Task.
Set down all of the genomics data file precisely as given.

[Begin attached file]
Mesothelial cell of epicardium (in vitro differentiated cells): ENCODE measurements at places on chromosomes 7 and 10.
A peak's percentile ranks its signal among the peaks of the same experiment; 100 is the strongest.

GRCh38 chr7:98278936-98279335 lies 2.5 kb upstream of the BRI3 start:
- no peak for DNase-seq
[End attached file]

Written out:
Mesothelial cell of epicardium (in vitro differentiated cells): ENCODE measurements at places on chromosomes 7 and 10.
A peak's percentile ranks its signal among the peaks of the same experiment; 100 is the strongest.

GRCh38 chr7:98278936-98279335 lies 2.5 kb upstream of the BRI3 start:
- no peak for DNase-seq